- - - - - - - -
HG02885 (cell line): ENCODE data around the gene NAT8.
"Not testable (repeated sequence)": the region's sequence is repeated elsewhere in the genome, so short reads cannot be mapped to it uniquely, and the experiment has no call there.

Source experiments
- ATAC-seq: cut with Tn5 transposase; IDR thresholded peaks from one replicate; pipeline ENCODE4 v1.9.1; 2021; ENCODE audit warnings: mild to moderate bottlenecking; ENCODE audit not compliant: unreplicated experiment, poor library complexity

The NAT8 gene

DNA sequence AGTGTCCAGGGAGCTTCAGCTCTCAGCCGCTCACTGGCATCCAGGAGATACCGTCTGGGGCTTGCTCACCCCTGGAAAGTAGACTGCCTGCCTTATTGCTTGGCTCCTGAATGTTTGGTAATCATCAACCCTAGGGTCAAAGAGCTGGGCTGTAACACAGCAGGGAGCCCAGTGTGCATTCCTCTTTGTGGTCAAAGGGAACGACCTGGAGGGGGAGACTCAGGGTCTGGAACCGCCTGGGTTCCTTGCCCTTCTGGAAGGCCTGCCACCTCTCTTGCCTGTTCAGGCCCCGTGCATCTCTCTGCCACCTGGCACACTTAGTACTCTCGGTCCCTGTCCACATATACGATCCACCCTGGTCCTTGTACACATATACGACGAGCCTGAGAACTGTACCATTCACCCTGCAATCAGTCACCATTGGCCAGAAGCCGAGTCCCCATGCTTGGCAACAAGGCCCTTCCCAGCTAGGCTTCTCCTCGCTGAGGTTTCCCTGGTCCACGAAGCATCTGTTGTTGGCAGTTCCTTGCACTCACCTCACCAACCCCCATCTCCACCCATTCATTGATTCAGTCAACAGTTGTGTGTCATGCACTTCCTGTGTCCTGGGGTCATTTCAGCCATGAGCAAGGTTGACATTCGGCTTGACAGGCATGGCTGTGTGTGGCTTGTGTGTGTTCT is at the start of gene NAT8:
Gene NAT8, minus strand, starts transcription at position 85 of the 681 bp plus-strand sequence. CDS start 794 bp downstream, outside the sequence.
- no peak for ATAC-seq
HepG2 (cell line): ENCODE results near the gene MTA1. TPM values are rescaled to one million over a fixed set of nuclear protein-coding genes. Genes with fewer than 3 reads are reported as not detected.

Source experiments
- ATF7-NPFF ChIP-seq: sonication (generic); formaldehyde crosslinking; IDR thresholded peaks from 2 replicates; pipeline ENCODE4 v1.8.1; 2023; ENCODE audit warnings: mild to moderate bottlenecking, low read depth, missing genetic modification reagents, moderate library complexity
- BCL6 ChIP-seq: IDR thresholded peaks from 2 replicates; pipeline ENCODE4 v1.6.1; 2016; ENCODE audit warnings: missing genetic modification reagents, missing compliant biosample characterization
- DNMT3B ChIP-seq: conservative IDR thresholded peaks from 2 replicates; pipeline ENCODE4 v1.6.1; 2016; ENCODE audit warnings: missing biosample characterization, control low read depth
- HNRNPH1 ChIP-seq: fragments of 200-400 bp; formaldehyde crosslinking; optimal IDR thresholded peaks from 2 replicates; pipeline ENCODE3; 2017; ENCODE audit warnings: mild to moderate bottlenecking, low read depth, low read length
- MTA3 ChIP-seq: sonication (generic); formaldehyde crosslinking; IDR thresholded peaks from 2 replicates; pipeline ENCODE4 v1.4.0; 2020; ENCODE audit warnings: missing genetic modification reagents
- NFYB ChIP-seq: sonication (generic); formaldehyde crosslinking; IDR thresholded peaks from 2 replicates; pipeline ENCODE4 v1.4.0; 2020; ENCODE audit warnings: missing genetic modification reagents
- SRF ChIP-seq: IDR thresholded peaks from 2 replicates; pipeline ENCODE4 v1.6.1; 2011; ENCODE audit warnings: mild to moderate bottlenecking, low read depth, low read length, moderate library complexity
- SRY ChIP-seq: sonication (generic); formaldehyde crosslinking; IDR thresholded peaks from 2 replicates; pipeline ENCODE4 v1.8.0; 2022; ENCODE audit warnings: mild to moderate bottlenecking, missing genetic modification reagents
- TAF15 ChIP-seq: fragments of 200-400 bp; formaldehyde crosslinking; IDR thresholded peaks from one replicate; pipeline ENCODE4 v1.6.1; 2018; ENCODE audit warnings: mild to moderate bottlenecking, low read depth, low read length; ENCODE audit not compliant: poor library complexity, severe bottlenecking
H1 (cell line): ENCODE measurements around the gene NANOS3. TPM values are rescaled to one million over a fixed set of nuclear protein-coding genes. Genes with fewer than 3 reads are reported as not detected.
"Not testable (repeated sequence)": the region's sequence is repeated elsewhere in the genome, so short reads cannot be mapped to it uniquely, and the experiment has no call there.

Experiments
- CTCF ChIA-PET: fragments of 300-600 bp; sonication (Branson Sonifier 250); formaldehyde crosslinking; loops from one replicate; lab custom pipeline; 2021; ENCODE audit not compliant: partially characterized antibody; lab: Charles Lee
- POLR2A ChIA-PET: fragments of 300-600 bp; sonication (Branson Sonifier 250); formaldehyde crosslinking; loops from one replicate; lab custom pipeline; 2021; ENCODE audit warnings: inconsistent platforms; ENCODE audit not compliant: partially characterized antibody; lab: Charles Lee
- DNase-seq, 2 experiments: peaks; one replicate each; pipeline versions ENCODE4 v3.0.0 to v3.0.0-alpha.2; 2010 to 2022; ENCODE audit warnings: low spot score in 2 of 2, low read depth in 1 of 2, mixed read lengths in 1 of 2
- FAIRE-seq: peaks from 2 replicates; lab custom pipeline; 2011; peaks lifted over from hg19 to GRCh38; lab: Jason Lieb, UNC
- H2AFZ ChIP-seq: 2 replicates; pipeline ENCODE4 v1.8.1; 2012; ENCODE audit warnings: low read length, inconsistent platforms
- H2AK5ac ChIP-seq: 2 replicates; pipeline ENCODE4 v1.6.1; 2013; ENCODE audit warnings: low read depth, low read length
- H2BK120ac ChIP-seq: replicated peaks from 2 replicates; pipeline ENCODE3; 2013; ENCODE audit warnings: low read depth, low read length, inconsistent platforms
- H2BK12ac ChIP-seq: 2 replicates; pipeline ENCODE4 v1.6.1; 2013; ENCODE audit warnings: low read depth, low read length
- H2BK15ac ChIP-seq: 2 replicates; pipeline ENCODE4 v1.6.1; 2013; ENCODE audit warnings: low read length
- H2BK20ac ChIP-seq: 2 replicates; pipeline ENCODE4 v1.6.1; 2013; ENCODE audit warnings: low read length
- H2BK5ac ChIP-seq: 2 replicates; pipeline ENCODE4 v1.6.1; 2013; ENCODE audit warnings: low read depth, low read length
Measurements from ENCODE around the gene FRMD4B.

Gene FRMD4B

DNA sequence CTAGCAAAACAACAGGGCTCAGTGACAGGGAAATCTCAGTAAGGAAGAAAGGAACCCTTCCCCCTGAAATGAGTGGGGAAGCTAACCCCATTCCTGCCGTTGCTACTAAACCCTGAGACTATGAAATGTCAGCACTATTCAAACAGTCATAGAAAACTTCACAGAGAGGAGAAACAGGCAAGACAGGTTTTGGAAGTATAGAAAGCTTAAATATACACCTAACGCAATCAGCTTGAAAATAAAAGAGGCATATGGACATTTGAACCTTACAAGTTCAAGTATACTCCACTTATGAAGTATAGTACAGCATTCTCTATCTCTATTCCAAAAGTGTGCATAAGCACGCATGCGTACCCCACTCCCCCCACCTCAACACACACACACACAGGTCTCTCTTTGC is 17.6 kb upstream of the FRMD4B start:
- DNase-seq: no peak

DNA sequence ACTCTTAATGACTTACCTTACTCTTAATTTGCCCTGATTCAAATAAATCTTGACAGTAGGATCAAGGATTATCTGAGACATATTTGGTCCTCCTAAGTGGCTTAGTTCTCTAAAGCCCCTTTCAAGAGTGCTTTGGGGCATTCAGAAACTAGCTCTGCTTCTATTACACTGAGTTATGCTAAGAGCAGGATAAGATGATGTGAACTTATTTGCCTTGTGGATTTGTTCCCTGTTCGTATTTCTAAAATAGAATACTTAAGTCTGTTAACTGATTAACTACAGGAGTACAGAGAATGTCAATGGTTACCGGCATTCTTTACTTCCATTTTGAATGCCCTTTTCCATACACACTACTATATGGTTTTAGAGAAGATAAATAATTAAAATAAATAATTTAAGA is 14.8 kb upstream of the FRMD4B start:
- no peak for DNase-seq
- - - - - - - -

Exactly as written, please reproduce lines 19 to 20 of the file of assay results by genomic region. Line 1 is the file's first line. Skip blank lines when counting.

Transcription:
- TAF15 ChIP-seq: fragments of 200-400 bp; formaldehyde crosslinking; IDR thresholded peaks from one replicate; pipeline ENCODE4 v1.6.1; 2018; ENCODE audit warnings: mild to moderate bottlenecking, low read depth, low read length; ENCODE audit not compliant: poor library complexity, severe bottlenecking
H1 (cell line): ENCODE measurements around the gene NANOS3. TPM values are rescaled to one million over a fixed set of nuclear protein-coding genes. Genes with fewer than 3 reads are reported as not detected.